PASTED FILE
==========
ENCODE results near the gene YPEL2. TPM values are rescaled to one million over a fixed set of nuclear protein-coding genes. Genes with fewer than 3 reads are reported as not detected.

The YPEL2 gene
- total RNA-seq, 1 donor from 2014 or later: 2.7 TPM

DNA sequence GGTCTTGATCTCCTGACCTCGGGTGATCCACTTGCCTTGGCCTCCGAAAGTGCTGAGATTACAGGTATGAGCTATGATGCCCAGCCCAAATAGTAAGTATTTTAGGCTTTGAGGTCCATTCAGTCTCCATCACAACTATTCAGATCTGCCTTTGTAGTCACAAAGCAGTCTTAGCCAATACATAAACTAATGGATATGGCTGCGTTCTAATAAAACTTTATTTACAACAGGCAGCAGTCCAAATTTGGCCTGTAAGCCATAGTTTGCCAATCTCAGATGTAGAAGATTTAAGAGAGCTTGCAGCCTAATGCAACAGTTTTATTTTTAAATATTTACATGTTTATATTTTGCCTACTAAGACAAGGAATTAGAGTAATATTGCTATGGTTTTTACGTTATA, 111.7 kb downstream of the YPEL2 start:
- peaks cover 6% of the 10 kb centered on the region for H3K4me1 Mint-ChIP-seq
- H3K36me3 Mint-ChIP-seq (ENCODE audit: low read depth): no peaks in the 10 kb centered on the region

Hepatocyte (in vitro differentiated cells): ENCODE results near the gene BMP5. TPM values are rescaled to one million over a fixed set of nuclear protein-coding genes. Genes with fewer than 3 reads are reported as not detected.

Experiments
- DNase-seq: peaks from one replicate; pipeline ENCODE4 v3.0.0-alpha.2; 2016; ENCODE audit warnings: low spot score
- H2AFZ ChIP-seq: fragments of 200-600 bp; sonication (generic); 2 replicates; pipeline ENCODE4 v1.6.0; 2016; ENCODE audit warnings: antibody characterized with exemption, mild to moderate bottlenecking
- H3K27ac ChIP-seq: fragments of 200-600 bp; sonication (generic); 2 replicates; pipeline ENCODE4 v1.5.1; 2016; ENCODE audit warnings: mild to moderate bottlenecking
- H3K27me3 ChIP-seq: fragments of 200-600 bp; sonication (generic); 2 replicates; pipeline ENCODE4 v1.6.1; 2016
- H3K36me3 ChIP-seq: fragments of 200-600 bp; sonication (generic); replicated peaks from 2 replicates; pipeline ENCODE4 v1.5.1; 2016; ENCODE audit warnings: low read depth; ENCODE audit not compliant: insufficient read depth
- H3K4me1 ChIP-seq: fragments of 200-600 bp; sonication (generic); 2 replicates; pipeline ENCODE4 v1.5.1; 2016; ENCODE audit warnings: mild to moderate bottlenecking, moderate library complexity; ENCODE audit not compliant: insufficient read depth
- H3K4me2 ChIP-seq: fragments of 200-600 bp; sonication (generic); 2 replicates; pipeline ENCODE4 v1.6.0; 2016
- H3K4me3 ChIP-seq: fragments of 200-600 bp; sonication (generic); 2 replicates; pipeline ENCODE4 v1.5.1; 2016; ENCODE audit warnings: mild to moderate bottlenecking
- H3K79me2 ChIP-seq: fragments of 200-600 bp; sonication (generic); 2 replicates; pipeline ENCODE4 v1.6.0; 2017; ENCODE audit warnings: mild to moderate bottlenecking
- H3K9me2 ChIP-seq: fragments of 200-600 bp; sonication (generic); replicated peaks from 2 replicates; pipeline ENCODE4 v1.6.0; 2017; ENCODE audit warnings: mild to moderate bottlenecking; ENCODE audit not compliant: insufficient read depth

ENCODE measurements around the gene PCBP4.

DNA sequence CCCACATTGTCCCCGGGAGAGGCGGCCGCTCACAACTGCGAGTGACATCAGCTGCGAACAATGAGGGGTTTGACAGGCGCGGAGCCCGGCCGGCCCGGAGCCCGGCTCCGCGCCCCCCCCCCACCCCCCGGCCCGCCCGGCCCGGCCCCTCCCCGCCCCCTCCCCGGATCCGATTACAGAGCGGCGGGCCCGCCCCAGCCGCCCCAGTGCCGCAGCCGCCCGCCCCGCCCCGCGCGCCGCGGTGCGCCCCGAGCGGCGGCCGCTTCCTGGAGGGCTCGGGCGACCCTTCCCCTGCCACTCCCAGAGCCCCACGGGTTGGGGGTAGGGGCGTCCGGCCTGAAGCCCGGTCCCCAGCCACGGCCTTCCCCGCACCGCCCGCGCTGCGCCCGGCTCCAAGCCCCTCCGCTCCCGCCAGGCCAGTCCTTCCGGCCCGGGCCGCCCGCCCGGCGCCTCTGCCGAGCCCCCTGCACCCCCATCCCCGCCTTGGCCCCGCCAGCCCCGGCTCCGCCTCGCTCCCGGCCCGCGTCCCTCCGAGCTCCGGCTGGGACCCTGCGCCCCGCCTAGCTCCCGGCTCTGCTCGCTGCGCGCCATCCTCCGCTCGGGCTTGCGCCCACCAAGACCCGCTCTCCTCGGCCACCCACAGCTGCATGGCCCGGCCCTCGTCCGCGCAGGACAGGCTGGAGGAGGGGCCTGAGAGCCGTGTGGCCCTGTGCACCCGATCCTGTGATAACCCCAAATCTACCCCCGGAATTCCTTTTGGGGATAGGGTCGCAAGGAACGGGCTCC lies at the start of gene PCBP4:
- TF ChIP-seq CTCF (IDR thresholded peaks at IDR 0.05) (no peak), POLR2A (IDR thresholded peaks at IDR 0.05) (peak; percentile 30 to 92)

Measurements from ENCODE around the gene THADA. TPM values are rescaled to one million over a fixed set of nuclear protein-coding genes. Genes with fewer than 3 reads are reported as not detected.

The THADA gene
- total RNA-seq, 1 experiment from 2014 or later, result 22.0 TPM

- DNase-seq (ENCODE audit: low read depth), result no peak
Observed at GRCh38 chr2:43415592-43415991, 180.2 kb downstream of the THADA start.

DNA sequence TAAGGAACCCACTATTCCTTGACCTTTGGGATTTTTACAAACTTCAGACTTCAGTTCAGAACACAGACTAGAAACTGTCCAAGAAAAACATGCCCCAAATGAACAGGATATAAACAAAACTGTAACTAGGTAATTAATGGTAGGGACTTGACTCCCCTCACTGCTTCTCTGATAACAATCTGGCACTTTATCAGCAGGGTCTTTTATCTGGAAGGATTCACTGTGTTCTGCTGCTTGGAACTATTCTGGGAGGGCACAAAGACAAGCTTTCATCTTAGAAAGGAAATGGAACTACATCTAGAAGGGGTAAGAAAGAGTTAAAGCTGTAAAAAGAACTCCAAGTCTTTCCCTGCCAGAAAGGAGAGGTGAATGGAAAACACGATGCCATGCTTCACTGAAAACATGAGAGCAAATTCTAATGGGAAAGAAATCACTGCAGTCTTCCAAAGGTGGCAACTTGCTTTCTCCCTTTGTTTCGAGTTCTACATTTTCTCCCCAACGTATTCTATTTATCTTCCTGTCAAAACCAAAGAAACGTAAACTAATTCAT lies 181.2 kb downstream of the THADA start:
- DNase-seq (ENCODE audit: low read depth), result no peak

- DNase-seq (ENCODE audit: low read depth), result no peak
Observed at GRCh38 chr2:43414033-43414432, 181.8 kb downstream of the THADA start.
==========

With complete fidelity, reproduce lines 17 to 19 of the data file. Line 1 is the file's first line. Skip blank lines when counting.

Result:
- H3K79me2 ChIP-seq: fragments of 200-600 bp; sonication (generic); 2 replicates; pipeline ENCODE4 v1.6.0; 2017; ENCODE audit warnings: mild to moderate bottlenecking
- H3K9me2 ChIP-seq: fragments of 200-600 bp; sonication (generic); replicated peaks from 2 replicates; pipeline ENCODE4 v1.6.0; 2017; ENCODE audit warnings: mild to moderate bottlenecking; ENCODE audit not compliant: insufficient read depth

ENCODE measurements around the gene PCBP4.